WNKU [link] made industry news recently when it decided to drop almost all national shows and replace them with live and local hosts. Now WNKU manager Sean O’Mealy is taking the changes to the next level by adopting the “Music Discovery” format.
In September, WKNU began playing more new music, focusing more on local music and increasing its ties to Cincinnati’s music scene.
“Music Discovery” is a format and strategy that is being promoted by Mike Henry of Paragon Media Strategies [link]. WNKU joins a growing roster of stations adopting the approach including WFUV, New York; KXT, Dallas; KUTX, Austin and The Bridge, Kansas City.
“It’s a curated playlist for the musically curious along with carefully selected content that engages our listeners with us and the community, on-air and on-line,” said O’Mealy.
It’s like hanging out with that cool friend you have who makes the best mixtapes. If you were to look at this list you might raise an eyebrow – but when you hear it, every song makes sense. One song flows right into the next. And every song is handpicked.
WNKU, like other “Music Discovery” stations, is designed to be competitive with online and mobile systems like Pandora, Spotify and Beats 1 Radio. WNKU’s advantages over those devices is hands-on curation (as opposed to algorithms), hyper local focus and involvement with live music events and venues. So far, listeners seem to like the changes. The fall WNKU had its biggest fund drive ever raising over $110,000. There were a record number of new members.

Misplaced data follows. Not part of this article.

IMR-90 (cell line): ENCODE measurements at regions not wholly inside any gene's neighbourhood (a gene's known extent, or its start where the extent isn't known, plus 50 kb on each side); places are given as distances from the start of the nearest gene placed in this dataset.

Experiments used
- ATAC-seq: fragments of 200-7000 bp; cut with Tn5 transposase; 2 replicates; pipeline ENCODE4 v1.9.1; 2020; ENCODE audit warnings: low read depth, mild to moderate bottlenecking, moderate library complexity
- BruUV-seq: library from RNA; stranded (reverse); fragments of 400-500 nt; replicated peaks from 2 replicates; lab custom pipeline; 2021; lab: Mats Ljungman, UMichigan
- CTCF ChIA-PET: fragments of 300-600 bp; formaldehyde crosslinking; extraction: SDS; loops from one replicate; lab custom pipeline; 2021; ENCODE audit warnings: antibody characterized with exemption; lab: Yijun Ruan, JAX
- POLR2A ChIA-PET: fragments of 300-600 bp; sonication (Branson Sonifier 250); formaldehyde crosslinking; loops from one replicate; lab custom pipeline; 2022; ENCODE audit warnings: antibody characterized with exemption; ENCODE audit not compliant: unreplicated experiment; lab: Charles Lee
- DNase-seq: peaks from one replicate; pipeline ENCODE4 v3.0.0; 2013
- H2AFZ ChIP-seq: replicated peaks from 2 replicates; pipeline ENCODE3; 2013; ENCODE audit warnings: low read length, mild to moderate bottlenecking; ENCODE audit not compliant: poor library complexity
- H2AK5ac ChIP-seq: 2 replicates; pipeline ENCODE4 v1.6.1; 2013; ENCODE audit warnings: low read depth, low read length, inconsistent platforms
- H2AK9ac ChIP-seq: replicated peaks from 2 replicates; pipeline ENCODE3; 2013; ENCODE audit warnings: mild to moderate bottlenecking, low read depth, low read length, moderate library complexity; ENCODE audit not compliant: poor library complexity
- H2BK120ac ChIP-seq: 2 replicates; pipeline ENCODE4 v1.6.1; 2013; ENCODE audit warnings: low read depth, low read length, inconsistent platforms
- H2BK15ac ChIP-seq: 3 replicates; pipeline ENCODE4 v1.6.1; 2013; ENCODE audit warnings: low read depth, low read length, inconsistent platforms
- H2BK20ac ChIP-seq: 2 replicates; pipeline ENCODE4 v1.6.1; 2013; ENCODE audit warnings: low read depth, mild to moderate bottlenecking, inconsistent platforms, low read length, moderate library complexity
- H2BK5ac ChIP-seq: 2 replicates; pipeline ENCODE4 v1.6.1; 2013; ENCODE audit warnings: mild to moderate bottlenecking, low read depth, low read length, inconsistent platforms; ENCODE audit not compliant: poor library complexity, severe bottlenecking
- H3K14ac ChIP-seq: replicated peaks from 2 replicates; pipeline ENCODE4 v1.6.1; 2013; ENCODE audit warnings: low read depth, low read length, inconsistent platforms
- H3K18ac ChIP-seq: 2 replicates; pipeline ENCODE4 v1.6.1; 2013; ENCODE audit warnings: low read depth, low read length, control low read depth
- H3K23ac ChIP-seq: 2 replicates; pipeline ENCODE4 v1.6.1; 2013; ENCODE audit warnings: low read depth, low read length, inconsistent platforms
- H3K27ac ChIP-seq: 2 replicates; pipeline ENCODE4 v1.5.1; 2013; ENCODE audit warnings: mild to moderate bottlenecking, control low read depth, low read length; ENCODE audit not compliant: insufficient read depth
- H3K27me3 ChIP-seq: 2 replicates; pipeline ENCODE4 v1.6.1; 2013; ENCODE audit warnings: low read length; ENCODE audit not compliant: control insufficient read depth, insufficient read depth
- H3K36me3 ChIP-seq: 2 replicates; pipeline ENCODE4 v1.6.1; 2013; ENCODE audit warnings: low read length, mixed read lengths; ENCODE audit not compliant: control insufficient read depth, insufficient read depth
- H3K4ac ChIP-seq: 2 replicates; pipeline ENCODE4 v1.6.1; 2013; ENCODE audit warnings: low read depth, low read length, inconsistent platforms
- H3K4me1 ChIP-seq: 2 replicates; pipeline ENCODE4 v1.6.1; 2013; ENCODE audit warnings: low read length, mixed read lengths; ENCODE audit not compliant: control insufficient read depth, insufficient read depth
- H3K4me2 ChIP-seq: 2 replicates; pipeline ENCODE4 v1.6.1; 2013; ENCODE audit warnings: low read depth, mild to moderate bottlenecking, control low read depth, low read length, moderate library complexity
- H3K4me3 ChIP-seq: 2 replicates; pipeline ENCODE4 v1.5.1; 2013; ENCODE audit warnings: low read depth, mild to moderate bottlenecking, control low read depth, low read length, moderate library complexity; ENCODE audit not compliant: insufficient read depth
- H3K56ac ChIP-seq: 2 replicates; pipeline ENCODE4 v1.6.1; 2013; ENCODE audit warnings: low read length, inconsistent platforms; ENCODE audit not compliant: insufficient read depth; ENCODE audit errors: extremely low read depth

WNKU EVOLVED FROM DUAL-FORMAT IRRELEVANCE TO BECOME A MAJOR CULTURAL TASTEMAKER
For most of its early life WNKU split its schedule between NPR Newsmagazines and various types of music. Twenty years ago Cincinnati had two other stations that took the same dual-format approach. WGCU was part-time NPR and part-time classical. WVXU was also part-time NPR combined with old-time radio broadcasts and jazz. Nobody was being served very well.
By 2000 or so, WNKU’s then-PD Grady Kirkpatrick focused the music on Triple A but could never convince the licensee to drop news in favor of music 24/7. Around the same time WGUC and WVXU merged. WGUC became full-time classical and WVXU programmed NPR News around the clock. WVXU hired news director and reporter Maryanne Zelesnik – a terrific journalist – away from WNKU. Kirkpatrick left WNKU for a gig in the Rocky Mountains but his advice stuck. WNKU then became a full-time Triple A with mixed results.
Subsequent management solved signal problems in the Cincinnati metro and added a high-powered repeater station, WNKE, reaching the entire Cincinnati trade area:
WNKU was third in the Cincinnati noncom October Nielsen Audio PPM ratings, behind WVXU and WGUC: